BDFF Volunteer Spotlight, Alexis Wade

BDFF Volunteer Spotlight: Alexis Wade

The most surprising thing about having a bleeding disorder for 21 year-old BDFF volunteer Alexis Wade is the challenge of managing it. “Sometimes,” Alexis says, “no matter how hard I plan, I cannot do what I want to. However, over time, I have learned that life just requires some flexibility.”

“Acceptance comes easier when you smile, revise your plan of action, and keep moving forward,” she adds.

This positive attitude and optimistic outlook characterizes the University of Central Florida nursing student. With a bright smile, and as friendly as she is kind, Alexis has been volunteering for the Bleeding Disorders Foundation of Florida since last year. Her journey with the bleeding disorders community started with a diagnosis that left her and her family surprised and looking for answers.

Alexis was first diagnosed with Von Willebrand Disease shortly after high school. She was getting ready for exploratory knee surgery when her surgeon, suspecting a bleeding disorder when he realized she had odd bruising with no apparent culprit, ordered specialized pre-operative bloodwork. When the results came back, Alexis was referred to a hematologist, who confirmed the Von Willebrand Disease diagnosis.

Her family was stunned. “The diagnosis came as a surprise to all of us, especially since I have a twin sister,” says Alexis. Then came the life-altering adjustments. After her VWD diagnosis, her hematologist recognized that her blood presentation did not match that of someone with Type I VWD. Repeated bleeding episodes meant Alexis had to have a port placed in to receive prophylaxis several times a week. Eventually both she and her mom learned how to take care of her central line.

Life with a bleeding disorder has challenged Alexis, but it has also given her a life goal; it was her experience with VWD that led her to a path into nursing. It has also given her the tools to advocate for herself and educate others about her disease.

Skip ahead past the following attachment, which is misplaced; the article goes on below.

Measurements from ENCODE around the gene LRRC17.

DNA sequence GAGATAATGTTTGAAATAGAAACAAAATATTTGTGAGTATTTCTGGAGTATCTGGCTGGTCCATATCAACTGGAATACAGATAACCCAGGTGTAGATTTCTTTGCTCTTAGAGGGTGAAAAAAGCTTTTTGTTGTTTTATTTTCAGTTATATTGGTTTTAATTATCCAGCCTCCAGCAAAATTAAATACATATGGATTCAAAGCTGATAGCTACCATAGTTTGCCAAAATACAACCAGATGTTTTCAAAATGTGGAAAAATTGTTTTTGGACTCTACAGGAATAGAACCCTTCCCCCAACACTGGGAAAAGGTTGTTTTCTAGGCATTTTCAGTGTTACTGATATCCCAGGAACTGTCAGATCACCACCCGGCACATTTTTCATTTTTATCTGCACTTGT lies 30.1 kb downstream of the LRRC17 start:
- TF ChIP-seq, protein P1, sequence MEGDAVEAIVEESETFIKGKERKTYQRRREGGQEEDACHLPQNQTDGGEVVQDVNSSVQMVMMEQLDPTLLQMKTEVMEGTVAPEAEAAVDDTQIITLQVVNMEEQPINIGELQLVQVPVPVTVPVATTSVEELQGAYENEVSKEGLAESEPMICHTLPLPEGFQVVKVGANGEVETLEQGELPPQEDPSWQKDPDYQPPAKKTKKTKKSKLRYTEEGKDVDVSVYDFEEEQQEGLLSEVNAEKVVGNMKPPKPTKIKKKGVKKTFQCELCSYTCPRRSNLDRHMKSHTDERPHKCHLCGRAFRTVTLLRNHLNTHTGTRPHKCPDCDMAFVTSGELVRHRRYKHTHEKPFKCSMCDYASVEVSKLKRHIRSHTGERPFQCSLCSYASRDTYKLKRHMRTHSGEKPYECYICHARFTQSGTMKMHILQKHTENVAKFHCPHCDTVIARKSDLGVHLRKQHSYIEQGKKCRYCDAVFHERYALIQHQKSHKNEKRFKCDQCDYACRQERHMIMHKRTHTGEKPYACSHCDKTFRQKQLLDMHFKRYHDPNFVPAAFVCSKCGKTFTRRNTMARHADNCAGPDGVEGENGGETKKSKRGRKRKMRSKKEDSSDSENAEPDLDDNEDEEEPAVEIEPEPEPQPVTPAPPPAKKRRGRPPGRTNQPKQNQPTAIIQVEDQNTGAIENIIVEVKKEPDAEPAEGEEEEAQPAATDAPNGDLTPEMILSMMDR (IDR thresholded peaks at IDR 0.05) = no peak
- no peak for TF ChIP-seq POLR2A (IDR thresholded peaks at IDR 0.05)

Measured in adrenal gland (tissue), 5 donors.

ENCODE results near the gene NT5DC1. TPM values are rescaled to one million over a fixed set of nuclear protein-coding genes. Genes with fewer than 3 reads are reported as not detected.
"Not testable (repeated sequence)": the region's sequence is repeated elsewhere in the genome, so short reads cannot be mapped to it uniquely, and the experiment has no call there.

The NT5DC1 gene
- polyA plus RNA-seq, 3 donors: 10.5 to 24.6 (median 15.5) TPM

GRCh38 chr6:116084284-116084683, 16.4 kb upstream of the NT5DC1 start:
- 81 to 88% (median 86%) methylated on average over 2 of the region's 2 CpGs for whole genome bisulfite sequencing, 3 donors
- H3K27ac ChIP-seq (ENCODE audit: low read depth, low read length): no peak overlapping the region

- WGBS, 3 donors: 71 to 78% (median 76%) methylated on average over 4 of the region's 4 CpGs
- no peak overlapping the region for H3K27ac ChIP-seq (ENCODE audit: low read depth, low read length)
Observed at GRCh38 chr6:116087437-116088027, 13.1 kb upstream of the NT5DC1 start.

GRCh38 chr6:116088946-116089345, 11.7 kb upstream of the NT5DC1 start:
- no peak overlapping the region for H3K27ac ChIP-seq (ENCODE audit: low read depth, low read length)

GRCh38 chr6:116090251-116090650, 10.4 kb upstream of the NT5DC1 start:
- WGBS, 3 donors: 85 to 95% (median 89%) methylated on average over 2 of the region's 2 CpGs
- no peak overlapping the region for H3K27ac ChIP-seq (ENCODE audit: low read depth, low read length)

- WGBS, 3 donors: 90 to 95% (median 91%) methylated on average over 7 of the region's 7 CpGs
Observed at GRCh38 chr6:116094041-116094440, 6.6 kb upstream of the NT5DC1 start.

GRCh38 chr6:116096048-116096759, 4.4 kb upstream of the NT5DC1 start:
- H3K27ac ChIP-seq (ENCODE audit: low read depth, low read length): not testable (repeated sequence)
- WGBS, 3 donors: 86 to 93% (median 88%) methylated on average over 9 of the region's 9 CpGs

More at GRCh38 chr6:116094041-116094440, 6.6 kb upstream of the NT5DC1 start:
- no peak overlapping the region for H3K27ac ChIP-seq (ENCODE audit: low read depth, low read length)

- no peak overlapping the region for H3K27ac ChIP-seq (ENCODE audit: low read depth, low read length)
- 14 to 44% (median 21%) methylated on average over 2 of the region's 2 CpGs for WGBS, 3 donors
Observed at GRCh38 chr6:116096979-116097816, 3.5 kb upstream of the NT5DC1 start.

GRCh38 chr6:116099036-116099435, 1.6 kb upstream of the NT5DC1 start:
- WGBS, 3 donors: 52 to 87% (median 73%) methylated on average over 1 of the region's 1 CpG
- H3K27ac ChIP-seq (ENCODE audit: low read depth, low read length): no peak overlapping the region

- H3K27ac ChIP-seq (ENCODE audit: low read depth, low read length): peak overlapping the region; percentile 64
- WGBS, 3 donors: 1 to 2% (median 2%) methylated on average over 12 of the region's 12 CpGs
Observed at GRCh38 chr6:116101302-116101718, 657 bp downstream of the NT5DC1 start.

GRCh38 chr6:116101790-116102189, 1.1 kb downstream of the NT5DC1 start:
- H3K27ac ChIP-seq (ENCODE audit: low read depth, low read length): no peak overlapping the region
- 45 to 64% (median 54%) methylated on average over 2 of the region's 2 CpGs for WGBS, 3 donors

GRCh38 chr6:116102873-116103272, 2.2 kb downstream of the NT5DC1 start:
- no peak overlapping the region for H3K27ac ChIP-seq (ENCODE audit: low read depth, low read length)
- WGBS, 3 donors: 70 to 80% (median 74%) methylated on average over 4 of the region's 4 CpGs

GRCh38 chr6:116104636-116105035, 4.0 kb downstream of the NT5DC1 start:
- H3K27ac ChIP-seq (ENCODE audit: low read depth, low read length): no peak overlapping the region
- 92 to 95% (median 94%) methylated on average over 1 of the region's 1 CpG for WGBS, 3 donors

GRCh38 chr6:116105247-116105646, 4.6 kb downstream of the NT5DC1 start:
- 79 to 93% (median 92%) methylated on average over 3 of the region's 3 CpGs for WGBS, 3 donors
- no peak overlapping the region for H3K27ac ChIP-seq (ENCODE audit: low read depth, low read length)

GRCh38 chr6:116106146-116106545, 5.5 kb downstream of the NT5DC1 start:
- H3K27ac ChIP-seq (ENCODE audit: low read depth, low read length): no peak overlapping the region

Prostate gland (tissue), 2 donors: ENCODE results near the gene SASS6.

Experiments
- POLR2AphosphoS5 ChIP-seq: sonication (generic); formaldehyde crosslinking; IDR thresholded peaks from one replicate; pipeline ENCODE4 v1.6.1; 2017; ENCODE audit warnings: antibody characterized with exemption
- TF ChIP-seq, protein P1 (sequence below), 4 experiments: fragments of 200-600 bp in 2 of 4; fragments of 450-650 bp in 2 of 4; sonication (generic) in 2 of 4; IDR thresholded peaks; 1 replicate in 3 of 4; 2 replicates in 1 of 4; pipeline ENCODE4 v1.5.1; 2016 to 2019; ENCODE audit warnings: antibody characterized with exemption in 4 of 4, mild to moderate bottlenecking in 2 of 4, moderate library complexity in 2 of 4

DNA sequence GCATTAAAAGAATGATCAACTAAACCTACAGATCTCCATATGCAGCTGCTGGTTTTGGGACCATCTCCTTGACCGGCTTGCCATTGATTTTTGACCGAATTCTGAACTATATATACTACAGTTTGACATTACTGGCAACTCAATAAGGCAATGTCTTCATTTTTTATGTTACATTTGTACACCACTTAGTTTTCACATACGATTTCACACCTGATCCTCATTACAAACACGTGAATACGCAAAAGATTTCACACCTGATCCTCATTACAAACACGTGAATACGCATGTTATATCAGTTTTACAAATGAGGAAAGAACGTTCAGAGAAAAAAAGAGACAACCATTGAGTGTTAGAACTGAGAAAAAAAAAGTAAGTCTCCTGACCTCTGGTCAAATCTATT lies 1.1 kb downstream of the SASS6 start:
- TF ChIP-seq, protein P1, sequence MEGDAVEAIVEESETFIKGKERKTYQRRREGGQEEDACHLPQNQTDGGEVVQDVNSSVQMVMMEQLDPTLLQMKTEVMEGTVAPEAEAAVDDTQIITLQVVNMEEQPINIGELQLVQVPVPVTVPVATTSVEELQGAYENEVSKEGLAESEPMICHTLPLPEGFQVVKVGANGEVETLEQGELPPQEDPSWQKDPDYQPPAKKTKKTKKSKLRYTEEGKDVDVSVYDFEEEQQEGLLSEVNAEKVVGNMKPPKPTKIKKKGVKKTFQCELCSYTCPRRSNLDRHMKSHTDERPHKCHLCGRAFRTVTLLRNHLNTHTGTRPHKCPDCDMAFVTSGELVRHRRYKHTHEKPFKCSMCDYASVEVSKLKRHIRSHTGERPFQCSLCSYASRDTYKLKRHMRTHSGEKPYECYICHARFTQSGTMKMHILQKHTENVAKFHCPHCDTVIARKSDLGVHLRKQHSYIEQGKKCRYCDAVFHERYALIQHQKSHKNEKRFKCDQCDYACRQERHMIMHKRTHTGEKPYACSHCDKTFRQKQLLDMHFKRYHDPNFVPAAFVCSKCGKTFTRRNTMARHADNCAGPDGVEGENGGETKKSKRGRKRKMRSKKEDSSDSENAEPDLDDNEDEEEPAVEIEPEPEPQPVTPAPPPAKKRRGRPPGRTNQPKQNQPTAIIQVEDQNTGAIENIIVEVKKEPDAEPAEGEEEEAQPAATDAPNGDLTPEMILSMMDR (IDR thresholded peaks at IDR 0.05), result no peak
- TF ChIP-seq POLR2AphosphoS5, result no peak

“The greatest challenge in dealing with a bleeding disorder is running into physicians and other medical professionals who are unaware of how to treat a patient with a bleeding disorder,” she says. “The positive side of that is that I have learned how to advocate for myself and explain more about what VWD is and how it affects me more than I ever thought I would have to.”

Her journey with VWD led her to seek out, and eventually volunteer for, the Bleeding Disorders Foundation of Florida. Alexis found the BDFF after her hematologist mentioned that there was a bleeding disorders community in Florida that would send a nurse to her home to teach her to self-infuse. Originally from Saint John, Indiana, she previously volunteered there at a bleeding disorders organization as a counselor-in-training for their annual summer camp. It was therefore not surprising that, shortly after discovering the BDFF, she would begin volunteering as well.

She is a star volunteer. From advocacy to events, Alexis Wade does so much for the BDFF, balancing her volunteering efforts with her school responsibilities, but it’s all about giving back as far as she’s concerned.

“For me, volunteering is a way to give back to a community that has given me so much,” she says. “When I was diagnosed with VWD, I was lost because I didn’t know anyone else with a bleeding disorder. Becoming part of the bleeding disorder community gave me the chance to make friends with other people like me, to advocate for myself both in a hospital setting and in school, and to learn more about the various types of bleeding disorders.”

For Alexis, volunteering is a special and rewarding endeavor, one that allows her to connect with the bleeding disorders community and witness firsthand what BDFF does for patients. “When you volunteer,” says Alexis, “you can actively see the difference that helping out makes because kids can have the chance to go to camp every summer, young adults can have the chance to attend college because of scholarships, and kids can be provided with Medic Alert IDs that they might not otherwise receive due to cost.”

Thank you, Alexis Wade, for all you do for the BDFF. To learn more about BDFF and become a volunteer, visit